Posts Tagged ‘saving the world’


Displaced Rantypants.

November 18, 2009

I’ve started a second blog to talk about the issues with the funding and fee hikes at the University of California. You can find it here: Whose University?. I’d love to get some discussion, dissent, and dialog going over there, so drop on by and comment, and spread the link to those you think might want to do likewise!


This would be why I hate August

August 13, 2009

I don’t mind admitting that I’m having a hard time this month. I have a long history of seasonal emotional troubles, and late summer is always the worst. I may have taken on more than was wise for summer classes, and I’m now regretting it– but it’s much too late to drop one class, because these sessions are only five weeks long and all the administrative dates are accelerated.

One of the strong contributing factors to my stress right now is the fire. That’s very close to where I live. About five miles. And I’ve lived in California all my life; I’ve always been peripherally aware of seasonal wildfires, always moreso when the smoke gathered and choked us all in Silicon Valley for weeks at a time. It’s not really the smoke I’m worried about just now, though. The wind is gusty and keeps changing– it’s blowing the fire away from us now, yes, but it can easily change in less than twenty minutes, and these fires spread, like… well, like wildfire. It went from nothing to a thousand acres over the course of last night.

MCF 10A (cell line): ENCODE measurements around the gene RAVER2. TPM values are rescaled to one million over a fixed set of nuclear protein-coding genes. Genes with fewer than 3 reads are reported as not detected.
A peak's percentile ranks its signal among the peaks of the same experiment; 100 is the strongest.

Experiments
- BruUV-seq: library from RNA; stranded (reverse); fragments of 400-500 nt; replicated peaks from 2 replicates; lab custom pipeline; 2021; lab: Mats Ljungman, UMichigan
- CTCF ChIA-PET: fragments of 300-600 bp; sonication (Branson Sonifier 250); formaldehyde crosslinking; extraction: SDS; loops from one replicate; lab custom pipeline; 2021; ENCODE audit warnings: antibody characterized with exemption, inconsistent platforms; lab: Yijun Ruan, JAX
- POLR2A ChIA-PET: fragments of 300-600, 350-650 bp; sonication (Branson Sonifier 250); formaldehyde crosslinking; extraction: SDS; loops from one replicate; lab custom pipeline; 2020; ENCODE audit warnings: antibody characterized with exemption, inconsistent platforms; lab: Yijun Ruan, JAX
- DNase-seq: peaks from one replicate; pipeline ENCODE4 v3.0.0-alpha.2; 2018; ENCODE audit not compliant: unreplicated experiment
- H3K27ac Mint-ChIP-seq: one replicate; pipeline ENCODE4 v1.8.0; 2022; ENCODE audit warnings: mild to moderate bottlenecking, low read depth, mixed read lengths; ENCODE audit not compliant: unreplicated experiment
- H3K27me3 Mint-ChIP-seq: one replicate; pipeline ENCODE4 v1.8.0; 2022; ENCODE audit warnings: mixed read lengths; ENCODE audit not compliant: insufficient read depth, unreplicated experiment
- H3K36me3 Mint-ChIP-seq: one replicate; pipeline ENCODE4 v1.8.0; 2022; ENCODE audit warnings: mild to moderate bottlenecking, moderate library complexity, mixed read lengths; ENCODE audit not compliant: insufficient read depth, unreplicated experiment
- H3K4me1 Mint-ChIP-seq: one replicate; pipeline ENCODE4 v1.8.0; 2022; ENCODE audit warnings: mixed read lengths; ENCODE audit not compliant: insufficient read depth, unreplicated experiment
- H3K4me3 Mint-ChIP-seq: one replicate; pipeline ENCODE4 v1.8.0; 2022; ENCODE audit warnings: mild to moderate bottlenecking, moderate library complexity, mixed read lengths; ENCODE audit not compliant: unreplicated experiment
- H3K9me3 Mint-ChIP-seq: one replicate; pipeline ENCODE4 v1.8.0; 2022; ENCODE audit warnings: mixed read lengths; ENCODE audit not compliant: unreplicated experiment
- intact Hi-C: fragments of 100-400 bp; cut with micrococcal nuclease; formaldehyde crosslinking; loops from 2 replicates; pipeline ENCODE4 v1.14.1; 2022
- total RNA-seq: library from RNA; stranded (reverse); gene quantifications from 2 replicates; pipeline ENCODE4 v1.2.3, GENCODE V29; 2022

I can’t really do anything about this right now, though, except put all my precious papers and instruments in my car with me before I go to school. I’ve got about seven continuous hours of class today, plus a midterm. Originally this post was going to be a P.S.A. about fire-safety and wild-fire preparedness, but I think I’m a little too stressed out to write that up right now. Oh well.


So I’ve been adopted.

July 25, 2009

So there’s this cat, which I’m calling Godiva due to the fact that she looks exactly like a truffle when she sits in the sun. (Not confirmed that she’s female, but I hate calling her ‘it’ and she hasn’t sprayed anything so she’s definitely not an unfixed male.) I’ve been feeding her, because she’s fur and bones and because I love having things to take care of in return for affection. And affection has been returned! She won’t really tolerate anyone but me, but with me she’s super sweet, lots of purring and rolling around. She’s still quite shy, and our theory is that she was someone’s housecat but got left behind in a move or something.